Sitting down to collect and read through the diaries of the 4th Earl of Carnarvon looking for small details about his everyday life rather than global political references, I have been drawn into unexpected minutiae: a reference to asking an expert to value the marble mantelshelf in the drawing room or Victorian exercise regimes inside the Castle. If the weather was inclement, Lord and Lady Carnarvon would link arms and walk around the dining room for half an hour or more. Like many of their contemporaries, they considered it essential to take exercise, “mens sana in corpore sano”.
When guests arrived for the weekend, part of each day was devoted to a walk in the gardens, or to riding or to setting off on foot for a summer picnic. It was woven into their lifestyle, one of course without cars. It was inevitable that everyone walked more but they also acknowledged the benefits and actively sought out opportunities.
Even today at Highclere we all walk all the time: across the courtyard, from building to building, up and down stairs and often round in circles as well. Lifts have never been installed at Highclere so stairs remain a part of daily life and there are a great many of them.
Pushing through the green baize door from the Saloon, you find the stone stairs which twist around up three floors and down one floor to what used to be the staff dining room, log room and a staff entrance. They played a role in Downton Abbey: you might have seen O’Brien or Barrow walking up them, sometimes in haste, depending on the latest drama. Re -watching series 6 on Sunday on ITV, I think I even spied Mrs Patmore and Mrs Hughes using them. Certainly, getting the right camera angle on them is always an interesting exercise.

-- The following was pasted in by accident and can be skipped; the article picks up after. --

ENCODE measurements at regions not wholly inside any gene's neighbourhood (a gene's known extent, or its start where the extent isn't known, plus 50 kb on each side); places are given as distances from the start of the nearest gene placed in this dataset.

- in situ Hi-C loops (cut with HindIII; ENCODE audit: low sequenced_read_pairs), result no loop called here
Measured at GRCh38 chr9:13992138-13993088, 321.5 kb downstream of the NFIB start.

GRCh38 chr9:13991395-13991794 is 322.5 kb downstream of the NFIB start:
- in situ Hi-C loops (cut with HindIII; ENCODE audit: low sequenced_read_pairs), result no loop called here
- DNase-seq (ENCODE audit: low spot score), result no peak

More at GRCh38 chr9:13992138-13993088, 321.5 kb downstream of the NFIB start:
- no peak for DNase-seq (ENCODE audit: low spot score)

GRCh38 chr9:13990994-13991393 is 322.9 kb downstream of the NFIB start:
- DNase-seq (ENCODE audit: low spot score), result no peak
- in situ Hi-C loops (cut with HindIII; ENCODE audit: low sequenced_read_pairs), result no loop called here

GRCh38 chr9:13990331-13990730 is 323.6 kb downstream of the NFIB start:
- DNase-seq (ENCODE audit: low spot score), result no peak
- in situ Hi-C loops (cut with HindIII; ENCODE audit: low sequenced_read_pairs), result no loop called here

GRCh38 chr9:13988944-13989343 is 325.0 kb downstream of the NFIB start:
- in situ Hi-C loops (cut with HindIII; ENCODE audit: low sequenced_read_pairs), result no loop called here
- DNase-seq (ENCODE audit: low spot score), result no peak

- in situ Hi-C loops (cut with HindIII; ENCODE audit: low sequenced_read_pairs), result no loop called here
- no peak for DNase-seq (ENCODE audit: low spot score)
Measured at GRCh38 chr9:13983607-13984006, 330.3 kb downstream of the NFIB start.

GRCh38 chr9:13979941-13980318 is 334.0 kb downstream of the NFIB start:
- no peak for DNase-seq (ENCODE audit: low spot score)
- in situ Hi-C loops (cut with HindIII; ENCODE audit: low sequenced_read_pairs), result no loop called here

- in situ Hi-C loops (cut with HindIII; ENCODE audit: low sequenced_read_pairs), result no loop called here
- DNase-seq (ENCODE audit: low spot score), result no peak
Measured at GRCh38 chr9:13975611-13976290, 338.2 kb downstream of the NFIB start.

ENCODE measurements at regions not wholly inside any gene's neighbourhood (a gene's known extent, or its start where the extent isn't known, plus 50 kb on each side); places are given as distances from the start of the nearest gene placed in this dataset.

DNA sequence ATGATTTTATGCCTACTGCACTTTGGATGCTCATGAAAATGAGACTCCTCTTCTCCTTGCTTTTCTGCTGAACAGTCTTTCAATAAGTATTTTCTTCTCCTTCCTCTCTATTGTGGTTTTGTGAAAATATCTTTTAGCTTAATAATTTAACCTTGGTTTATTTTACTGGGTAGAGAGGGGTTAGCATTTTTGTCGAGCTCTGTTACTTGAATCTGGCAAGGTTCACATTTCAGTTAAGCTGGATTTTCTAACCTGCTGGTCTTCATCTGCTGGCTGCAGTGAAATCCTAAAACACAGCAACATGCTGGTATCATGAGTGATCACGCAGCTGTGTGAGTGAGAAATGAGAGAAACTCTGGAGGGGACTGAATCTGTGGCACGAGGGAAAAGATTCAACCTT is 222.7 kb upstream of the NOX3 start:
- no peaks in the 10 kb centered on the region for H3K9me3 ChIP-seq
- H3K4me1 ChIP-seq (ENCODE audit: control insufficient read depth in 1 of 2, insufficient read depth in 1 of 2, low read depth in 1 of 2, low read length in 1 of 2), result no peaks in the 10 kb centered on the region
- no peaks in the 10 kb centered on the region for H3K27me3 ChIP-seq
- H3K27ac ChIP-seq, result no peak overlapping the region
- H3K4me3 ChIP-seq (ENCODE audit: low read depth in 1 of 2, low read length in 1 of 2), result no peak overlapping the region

At the top of these stairs is a door leading to top floor bedrooms and then another set which leads to the roof. From time to time there is a real drama, usually an overflowing hopper, and I and others set off, trying to keep a sharp pace all the way to the top. Out of breath, and trying not to admit to it, we gather ourselves half way up before carrying on. It does feel like good exercise!
During the months of lockdown, whether here or in other countries, when space and time outside were both limited, a few fitness leaders helped inspire many to exercise and not sink into sofas. It is clear that too many of us don’t move enough during the day and we would all be healthier if we did. I hope that in between sitting at desks the team here take some time to go for a walk. I certainly prefer to walk and talk rather than sit at a meeting table.
Last year, through a full calendar of events, there were competitions amongst some of the staff to see how far each person walked in a day. One of my bright ideas (or possibly not in retrospect), was to have a “Music in the Gardens” event in three separate locations to celebrate and raise money for the Newbury Spring Festival. Each group of musicians played two sets and there were seats and afternoon tea. In my mind it seemed charming. On paper, discussing it with the team, it seemed ok. On the day, the team were running a marathon, topping up teas, moving chairs, replenishing food and, by the end of it, utterly exhausted. Early on, possibly being older and wiser but then again, I live here, I had gone and got my bicycle which made my travel faster and less tiring. Charlotte, from our office team, said she had walked 27,000 steps (at speed) whilst John the Castle Manager, ever ready with the “mot juste”, congratulated me on an epic keep fit schedule.
I hope the guests and performers had a more swan like impression of the organisation and day. It was very special and listening to the music utterly magical. Learning from the keep fit structure, I was planning to welcome “Mozart in the Gardens” this past summer, which has now been postponed until June next year. Young musicians will, I hope, play Mozarts’ Gran Partita by the Etruscan Temple. This looks out over one of my favourite views, across the park and the landscape created by Capability Brown and on up to the folly “Heaven’s Gate” and the skies, a fitting setting for a piece which, in Salieri’s words:
“ …was a music I’d never heard. Filled with such longing, such unfulfillable longing. It seemed to me that I was hearing the voice of God.”